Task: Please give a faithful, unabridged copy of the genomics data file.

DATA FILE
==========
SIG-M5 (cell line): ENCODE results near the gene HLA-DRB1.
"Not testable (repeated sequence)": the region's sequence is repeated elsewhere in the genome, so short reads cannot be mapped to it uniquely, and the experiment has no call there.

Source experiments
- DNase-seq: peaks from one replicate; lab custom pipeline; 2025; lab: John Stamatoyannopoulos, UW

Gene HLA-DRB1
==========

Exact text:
SIG-M5 (cell line): ENCODE results near the gene HLA-DRB1.
"Not testable (repeated sequence)": the region's sequence is repeated elsewhere in the genome, so short reads cannot be mapped to it uniquely, and the experiment has no call there.

Source experiments
- DNase-seq: peaks from one replicate; lab custom pipeline; 2025; lab: John Stamatoyannopoulos, UW

Gene HLA-DRB1